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1995 Mitsubishi Lancer
EXPERT RATING
7.5
/ 10
See our complete guide for the Mitsubishi Lancer

1995 Mitsubishi Lancer Pricing and Specs

From
$1,800*

The Mitsubishi Lancer 1995 prices range from $1,800 for the basic trim level Coupe Lancer GL to $4,070 for the top of the range Sedan Lancer GSR (4WD).

The Mitsubishi Lancer 1995 comes in Coupe, Hatchback, Sedan and Wagon.

The Mitsubishi Lancer 1995 is available in Regular Unleaded Petrol. Engine sizes and transmissions vary from the Coupe 1.5L 5 SP Manual to the Sedan 1.8L 5 SP Manual.

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Coupe

Mitsubishi Lancer Models SPECS PRICE
GL 1.5LRegular Unleaded Petrol3 speed automatic $2,100 – 3,630
GL 1.5LRegular Unleaded Petrol5 speed manual $1,800 – 3,080
GL Mark. Spec. 1.5LRegular Unleaded Petrol3 speed automatic $1,800 – 3,080
GL Mark. Spec. 1.5LRegular Unleaded Petrol5 speed manual $1,800 – 3,080
GLXi 1.8LRegular Unleaded Petrol4 speed automatic $2,400 – 4,070
GLXi 1.8LRegular Unleaded Petrol5 speed manual $1,900 – 3,300

Hatchback

Mitsubishi Lancer Models SPECS PRICE
GL 1.5LRegular Unleaded Petrol3 speed automatic $2,100 – 3,630
GL 1.5LRegular Unleaded Petrol5 speed manual $1,800 – 3,080
GLXi 1.6LRegular Unleaded Petrol4 speed automatic $2,100 – 3,630
GLXi 1.6LRegular Unleaded Petrol5 speed manual $1,900 – 3,300

Sedan

Mitsubishi Lancer Models SPECS PRICE
Executive 1.8LRegular Unleaded Petrol4 speed automatic $2,100 – 3,630
Executive 1.8LRegular Unleaded Petrol5 speed manual $1,900 – 3,300
GL 1.5LRegular Unleaded Petrol3 speed automatic $2,100 – 3,630
GL 1.5LRegular Unleaded Petrol5 speed manual $1,800 – 3,080
GSR (4WD) 1.8LRegular Unleaded Petrol5 speed manual $2,400 – 4,070

Wagon

Mitsubishi Lancer Models SPECS PRICE
Executive 1.8LRegular Unleaded Petrol4 speed automatic $2,100 – 3,630
Executive 1.8LRegular Unleaded Petrol5 speed manual $2,100 – 3,630

Mitsubishi Lancer 1995 FAQs

Check out real-world situations relating to the Mitsubishi Lancer here, particularly what our experts have to say about them.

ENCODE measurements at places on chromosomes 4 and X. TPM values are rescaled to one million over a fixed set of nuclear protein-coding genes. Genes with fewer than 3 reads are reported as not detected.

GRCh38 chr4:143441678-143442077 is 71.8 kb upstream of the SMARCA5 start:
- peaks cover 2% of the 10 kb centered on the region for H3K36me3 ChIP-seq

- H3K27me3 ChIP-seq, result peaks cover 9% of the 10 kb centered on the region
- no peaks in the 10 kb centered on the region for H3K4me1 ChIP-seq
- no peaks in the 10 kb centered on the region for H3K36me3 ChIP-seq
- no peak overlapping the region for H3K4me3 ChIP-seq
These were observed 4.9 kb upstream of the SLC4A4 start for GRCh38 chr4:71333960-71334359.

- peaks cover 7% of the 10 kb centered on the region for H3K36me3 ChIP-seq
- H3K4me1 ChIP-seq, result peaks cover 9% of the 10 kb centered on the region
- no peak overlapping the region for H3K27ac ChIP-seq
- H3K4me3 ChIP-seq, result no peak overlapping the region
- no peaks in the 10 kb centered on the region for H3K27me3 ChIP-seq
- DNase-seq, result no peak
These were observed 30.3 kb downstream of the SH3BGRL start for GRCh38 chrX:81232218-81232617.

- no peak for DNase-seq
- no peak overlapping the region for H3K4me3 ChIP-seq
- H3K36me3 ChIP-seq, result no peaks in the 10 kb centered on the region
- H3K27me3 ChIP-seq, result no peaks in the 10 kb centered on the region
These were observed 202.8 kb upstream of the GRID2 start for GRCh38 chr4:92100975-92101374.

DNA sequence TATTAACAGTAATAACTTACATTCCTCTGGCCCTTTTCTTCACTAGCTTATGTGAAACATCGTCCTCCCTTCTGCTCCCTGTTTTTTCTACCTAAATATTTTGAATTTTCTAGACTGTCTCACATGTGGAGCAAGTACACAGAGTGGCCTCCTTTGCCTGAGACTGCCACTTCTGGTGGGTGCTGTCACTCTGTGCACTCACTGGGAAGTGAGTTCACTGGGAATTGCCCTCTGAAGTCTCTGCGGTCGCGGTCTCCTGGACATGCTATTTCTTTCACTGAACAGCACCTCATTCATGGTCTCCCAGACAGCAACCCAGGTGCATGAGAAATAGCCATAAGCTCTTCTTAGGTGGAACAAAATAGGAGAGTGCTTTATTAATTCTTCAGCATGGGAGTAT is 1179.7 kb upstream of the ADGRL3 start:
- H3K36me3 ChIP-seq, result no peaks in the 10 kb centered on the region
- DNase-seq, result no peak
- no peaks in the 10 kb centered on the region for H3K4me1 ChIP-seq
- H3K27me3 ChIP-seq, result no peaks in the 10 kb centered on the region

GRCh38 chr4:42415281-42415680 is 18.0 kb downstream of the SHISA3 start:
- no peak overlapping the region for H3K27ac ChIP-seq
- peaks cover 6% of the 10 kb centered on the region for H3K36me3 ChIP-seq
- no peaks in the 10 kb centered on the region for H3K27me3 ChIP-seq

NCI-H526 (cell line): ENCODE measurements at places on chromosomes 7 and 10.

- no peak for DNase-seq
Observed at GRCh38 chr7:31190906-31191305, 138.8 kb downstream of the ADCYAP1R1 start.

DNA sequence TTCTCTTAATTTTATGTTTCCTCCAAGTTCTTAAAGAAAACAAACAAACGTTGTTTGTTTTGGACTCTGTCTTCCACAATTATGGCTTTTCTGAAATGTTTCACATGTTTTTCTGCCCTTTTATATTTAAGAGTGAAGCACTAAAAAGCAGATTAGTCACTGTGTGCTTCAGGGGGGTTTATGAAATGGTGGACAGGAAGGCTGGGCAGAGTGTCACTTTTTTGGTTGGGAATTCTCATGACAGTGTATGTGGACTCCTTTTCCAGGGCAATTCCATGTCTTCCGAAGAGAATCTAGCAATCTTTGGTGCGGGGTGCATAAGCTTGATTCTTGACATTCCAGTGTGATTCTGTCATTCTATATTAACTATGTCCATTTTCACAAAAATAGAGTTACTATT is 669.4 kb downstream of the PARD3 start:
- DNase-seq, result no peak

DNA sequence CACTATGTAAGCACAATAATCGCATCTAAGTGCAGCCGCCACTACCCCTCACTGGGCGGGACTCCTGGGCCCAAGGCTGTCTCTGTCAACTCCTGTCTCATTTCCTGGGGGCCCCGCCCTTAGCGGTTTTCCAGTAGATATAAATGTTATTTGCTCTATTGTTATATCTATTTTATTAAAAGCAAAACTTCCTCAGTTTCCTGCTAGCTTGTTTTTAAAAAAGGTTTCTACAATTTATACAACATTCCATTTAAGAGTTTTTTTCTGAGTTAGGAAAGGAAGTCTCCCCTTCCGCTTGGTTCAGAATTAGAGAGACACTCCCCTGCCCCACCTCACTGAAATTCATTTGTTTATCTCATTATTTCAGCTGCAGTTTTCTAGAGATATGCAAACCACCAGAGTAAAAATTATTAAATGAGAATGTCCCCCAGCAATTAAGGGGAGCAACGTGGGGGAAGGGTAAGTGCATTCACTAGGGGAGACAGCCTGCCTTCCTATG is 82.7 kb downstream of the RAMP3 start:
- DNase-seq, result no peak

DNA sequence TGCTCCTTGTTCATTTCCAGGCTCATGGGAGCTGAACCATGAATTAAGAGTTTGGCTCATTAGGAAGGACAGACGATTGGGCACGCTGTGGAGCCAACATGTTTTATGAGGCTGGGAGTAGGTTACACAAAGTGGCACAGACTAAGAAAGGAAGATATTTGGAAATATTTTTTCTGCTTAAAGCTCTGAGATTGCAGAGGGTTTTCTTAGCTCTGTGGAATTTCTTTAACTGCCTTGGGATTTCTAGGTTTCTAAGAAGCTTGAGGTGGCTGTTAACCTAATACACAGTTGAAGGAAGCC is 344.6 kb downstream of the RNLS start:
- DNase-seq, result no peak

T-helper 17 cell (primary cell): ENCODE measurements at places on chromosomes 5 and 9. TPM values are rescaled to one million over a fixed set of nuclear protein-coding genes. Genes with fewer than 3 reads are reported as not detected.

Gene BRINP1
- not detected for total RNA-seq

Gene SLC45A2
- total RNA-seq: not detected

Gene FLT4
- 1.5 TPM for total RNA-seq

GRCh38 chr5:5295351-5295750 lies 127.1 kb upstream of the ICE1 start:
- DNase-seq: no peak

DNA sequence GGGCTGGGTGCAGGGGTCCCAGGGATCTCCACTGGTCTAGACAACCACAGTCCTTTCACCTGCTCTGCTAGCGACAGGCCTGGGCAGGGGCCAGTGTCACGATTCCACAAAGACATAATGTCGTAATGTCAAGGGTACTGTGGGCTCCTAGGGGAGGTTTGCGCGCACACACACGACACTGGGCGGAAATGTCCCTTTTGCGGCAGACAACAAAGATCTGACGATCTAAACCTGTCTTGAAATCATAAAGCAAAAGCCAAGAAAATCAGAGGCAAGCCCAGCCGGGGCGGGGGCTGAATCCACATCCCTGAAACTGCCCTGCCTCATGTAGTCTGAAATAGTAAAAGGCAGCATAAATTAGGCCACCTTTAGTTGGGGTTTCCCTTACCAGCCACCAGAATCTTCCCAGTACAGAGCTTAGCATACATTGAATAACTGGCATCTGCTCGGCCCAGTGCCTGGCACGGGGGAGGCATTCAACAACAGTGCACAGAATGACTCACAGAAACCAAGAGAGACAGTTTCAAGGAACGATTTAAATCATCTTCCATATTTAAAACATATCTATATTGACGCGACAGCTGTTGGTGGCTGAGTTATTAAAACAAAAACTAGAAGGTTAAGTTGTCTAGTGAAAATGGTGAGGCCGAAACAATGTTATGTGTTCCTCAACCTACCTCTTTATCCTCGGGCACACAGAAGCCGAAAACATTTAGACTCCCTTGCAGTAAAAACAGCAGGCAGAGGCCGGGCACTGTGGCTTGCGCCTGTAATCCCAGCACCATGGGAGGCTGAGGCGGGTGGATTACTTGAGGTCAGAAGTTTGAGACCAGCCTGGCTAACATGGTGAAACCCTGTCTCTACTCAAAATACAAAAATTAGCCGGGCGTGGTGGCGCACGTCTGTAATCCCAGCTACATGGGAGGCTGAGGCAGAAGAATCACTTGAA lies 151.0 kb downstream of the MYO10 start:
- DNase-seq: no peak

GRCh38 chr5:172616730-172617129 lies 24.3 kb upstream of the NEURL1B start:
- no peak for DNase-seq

• Does my 2004 Mitsubishi Lancer sedan run a timing belt or a timing chain?

    Your Lancer uses a timing belt which is made from a rubber compound and drives the camshaft. This makes for a cheaper engine to build and potentially quieter running, but it also means that the belt has to be changed periodically to prevent it snapping in service.

    Mitsubishi recommends a belt-change interval of 100,000km. The advice of most mechanics it to replace the water pump at the same time since this part of the engine will be apart to change the belt anyway. It’s a lot cheaper to do both things at once, rather than open the engine a second time to change a water pump at a later date.

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  • What can I do about the metallic red paint on my 2011 Mitsubishi Lancer peeling?

    I’ve certainly heard of metallic paint on Mitsubishi Lancers peeling from the clear coat before, but it’s hardly a Mitsubishi-specific problem. Many car-makers had trouble (and some of them still struggle) to get clear-over-base paint finishes to work with Australian levels of UV radiation. Strangely enough, Australian car-makers have been some of the worst offenders over the years. The problem is that once the top, clear coat has begun to discolour and peel, the lower, colour cat is usually compromised beyond salvation as well. Repainting either the entire car or the horizontal surfaces (which cop the most UV grief) is the only real long-term solution.

    I’d be very surprised if any car-maker came to the rescue with a paint-finish warranty claim after a decade, but it certainly can’t hurt to ask Mitsubishi Australia’s customer service department at head office. In any case, getting any sort of help with this will depend on how the vehicle has been maintained, where it’s been parked and whether any aftermarket paint treatments were ever applied. Largely, however, this type of paint degradation is regarded as normal wear and tear.

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  • Should the thermatic fan run constantly in a 2005 Mitsubishi Lancer?

    A thermatic fan is designed to run only when it’s needed. As the name suggests, it should switch on when the engine attains a pre-set temperature and then turn off below that temperature. It’s a way of having the engine run at a more constant temperature as well as saving the power normally used to run a fan that isn’t needed the whole time. Sometimes, a second electric fan will cut in when you turn the air-conditioning on, but the short answer is no, a thematic fan should not run all the time.

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Disclaimer: You acknowledge and agree that all answers are provided as a general guide only and should not be relied upon as bespoke advice. Carsguide is not liable for the accuracy of any information provided in the answers.

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